Is This Too Confusing?

Business By Lenette Updated 18 Jun 2010 , 5:14pm by -K8memphis

Lenette Posted 18 Jun 2010 , 4:33pm
post #1 of 10

I am wanting to implement a deposit policy after purchasing ingredients and having the people cancel the event. I know, I should have done this a long time ago.

I was thinking:

Orders under $100 need to be paid for at the time of order
Over $100 require a 50% deposit, final payment at pick up
except weddings which would require $100 deposit, balance due 3 wks prior

I have always required this for weddings (or very large events) but nothing for parties. I have been in business 3 yrs and never had a problem until this week. Luckily it is all working out but I don't want it to happen again. I guess I feel leery of asking someone to pre-pay for a party cake which I know is silly because I have no problem asking for full payment for a wedding cake up front.

I am having issues this week, I spent a half hour convincing myself to stick to my price of $2 per cupcake. GAAH, does it get easier?

Feedback on the above policy is appreciated. Thanks!

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9 replies
kelleym Posted 18 Jun 2010 , 4:38pm
post #2 of 10
Quote:
Quote:

Over $100 require a 50% deposit, final payment at pick up
except weddings which would require $100 deposit, balance due 3 wks prior




If you want it to be less confusing, make all cakes over $100 payable in full 3 weeks prior. Cake is cake. thumbs_up.gif

tonedna Posted 18 Jun 2010 , 4:39pm
post #3 of 10

I think all cakes should be paid in full 2 weeks prior the date.
Edna icon_smile.gif

tonedna Posted 18 Jun 2010 , 4:40pm
post #4 of 10

lol cakeboss, we posted at the same time icon_wink.gif
Edna icon_biggrin.gif

cakesdivine Posted 18 Jun 2010 , 4:50pm
post #5 of 10

All cakes that can be ordered from my website (cakes and dessert orders under $300) must be paid in full at time of order. Large event cakes costing over $300 require a 50% or $300 deposit (non-refundable) whichever is larger amount. Balance due 2 weeks prior to event. Clients are welcome to make payments at any time prior to the 2 week deadline however all funds paid in become non-refundable once paid.

diamondsonblackvelvet13 Posted 18 Jun 2010 , 4:51pm
post #6 of 10

The way I do it is by having all orders under $50 paid in full. Orders over $50 1/2 down then the remainder due on pick up. Orders over $200 1/2 down then the remainder due 2 weeks before the event. No problems or complaints.

PiccoloChellie Posted 18 Jun 2010 , 5:01pm
post #7 of 10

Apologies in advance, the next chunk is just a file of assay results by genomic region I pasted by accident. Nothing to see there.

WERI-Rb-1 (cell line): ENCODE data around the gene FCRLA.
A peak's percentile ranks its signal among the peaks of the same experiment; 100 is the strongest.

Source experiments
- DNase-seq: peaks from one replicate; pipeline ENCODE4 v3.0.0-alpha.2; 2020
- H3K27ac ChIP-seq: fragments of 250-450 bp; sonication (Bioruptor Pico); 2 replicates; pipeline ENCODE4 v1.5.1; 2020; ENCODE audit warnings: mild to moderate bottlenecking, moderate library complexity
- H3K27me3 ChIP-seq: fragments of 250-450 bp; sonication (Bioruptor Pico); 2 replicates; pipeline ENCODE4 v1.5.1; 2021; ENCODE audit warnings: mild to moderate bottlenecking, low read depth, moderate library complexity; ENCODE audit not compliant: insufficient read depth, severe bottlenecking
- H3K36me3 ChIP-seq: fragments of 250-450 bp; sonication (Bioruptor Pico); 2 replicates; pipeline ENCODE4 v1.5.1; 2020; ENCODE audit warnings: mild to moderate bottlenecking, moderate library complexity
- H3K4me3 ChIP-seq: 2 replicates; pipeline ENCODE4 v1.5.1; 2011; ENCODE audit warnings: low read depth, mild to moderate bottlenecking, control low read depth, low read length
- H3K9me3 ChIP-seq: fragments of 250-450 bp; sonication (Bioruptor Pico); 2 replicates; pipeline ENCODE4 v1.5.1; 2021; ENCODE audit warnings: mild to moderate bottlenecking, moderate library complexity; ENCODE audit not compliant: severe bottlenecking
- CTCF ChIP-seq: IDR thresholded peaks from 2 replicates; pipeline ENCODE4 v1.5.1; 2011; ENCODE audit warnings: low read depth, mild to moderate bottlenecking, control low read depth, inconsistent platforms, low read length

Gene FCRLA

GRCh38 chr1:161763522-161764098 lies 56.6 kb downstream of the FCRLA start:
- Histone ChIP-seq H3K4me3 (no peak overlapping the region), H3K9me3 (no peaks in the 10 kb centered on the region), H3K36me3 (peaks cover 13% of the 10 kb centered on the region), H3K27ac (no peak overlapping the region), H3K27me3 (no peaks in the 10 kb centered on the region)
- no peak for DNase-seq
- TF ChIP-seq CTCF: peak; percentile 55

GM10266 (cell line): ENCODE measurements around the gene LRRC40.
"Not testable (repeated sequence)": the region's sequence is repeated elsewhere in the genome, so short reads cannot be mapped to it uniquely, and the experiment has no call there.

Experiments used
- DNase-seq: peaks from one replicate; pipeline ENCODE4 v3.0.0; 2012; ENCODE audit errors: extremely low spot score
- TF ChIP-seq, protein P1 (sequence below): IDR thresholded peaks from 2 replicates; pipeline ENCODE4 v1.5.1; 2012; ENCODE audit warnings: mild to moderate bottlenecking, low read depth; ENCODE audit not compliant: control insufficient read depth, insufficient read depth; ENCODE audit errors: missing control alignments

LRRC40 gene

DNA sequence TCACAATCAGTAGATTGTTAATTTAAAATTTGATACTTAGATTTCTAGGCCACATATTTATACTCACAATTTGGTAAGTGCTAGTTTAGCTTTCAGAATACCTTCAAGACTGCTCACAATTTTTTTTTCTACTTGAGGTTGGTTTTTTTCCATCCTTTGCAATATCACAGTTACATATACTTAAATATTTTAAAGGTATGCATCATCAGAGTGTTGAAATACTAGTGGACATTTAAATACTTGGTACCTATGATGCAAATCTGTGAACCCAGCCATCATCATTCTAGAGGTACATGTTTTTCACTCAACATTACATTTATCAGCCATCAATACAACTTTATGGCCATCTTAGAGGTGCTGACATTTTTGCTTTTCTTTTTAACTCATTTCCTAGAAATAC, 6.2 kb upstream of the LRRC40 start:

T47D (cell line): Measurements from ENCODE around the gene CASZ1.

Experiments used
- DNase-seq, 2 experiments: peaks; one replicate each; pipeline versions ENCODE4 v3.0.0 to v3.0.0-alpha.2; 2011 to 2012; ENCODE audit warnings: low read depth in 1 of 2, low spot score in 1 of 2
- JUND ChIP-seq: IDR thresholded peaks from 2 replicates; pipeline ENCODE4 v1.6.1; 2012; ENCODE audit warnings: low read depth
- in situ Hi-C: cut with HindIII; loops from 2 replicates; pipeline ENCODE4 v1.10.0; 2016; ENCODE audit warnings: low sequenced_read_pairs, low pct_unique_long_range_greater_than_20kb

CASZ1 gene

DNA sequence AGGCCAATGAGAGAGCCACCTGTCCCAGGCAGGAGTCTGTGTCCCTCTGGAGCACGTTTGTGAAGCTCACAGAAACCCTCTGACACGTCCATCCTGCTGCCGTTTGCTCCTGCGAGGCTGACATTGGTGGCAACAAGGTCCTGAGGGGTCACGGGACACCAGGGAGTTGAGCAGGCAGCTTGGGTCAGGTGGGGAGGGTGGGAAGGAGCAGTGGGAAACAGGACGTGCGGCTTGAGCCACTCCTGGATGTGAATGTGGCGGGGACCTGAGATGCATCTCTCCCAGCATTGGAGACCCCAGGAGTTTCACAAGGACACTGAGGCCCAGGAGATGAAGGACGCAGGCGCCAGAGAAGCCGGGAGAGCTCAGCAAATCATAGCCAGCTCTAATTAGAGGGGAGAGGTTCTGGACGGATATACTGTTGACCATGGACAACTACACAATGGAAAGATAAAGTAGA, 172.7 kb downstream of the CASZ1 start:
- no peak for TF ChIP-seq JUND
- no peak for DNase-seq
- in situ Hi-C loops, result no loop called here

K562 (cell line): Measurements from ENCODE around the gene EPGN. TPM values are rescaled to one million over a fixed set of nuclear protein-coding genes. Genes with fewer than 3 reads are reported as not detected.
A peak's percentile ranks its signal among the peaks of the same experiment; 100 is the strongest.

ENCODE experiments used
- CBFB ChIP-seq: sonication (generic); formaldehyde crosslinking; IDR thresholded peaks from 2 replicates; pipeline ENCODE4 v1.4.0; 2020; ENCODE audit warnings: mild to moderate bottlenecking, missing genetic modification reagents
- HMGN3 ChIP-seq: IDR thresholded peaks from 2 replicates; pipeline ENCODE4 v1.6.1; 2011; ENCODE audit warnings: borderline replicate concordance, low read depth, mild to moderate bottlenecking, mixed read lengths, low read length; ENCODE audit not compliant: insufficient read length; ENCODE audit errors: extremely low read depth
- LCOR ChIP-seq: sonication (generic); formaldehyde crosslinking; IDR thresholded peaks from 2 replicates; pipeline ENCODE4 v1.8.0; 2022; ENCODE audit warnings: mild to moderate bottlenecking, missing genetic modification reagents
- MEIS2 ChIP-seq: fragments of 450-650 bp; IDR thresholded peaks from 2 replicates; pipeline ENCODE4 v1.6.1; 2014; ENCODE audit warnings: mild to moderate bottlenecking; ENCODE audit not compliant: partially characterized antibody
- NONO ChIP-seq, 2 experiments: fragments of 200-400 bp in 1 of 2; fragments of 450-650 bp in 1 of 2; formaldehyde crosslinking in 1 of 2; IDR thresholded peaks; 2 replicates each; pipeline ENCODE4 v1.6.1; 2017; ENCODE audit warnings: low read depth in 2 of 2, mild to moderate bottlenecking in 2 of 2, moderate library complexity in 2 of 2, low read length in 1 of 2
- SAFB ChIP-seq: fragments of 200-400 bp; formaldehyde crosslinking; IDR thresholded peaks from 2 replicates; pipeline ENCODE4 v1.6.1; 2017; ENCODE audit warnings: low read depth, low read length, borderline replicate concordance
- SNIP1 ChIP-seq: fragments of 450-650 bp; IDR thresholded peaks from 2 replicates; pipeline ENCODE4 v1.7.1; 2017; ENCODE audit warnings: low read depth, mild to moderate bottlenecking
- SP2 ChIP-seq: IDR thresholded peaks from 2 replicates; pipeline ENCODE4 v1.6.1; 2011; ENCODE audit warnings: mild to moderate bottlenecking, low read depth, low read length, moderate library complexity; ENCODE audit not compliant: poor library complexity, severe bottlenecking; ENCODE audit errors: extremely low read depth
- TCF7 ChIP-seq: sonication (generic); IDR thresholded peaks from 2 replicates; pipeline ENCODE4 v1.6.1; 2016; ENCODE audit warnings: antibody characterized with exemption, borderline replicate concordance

I require:

100+ servings: 25% down, balance due 3 weeks before event
20-99 servings: $50 deposit, balance due 3 weeks before event
Under 20 servings or any rush cake: full balance due at time of order

Lenette Posted 18 Jun 2010 , 5:05pm
post #8 of 10

Thanks all! I had this lady call for a cake for next Saturday ( I have been on a bit of a hiatus) so this is the first time for me to put this policy out there and I guess I am nervous about her reaction.

The cake is less than $100, actually the more I think about it due to the last minute-ness I should get paid up front. I really need to put this on my website so folks will know up front.

Boy, I thought I had gotten a pretty good backbone about these things but this week is proving otherwise!

Thanks again for your input! icon_smile.gificon_smile.gif

Lenette Posted 18 Jun 2010 , 5:09pm
post #9 of 10

Another question, how do ya'll guesstimate the % down for a wedding when they often don't know how many servings until a couple of weeks before (and that's what determines the price). That's why I have an amount down and not a percent and then the balance due about when they should have RSVP's.

Do you just have a minimum and base the % down on that?

-K8memphis Posted 18 Jun 2010 , 5:14pm
post #10 of 10
Quote:
Originally Posted by Lenette

Another question, how do ya'll guesstimate the % down for a wedding when they often don't know how many servings until a couple of weeks before (and that's what determines the price). That's why I have an amount down and not a percent and then the balance due about when they should have RSVP's.

Do you just have a minimum and base the % down on that?




Ask how many invitations they sent out or will send out and do your own math. There are lots of differing formulas. I say 100 invites equals roughly 200 mouths and half of those will show so I'd base this on 100 servings. But there are many divergent formulas on head count--so find one you're comfy with.

If that doesn't work--figure your average amount of servings made per cake that's been ordered from you. Like mine would prolly be 150 so I'd base it on that.

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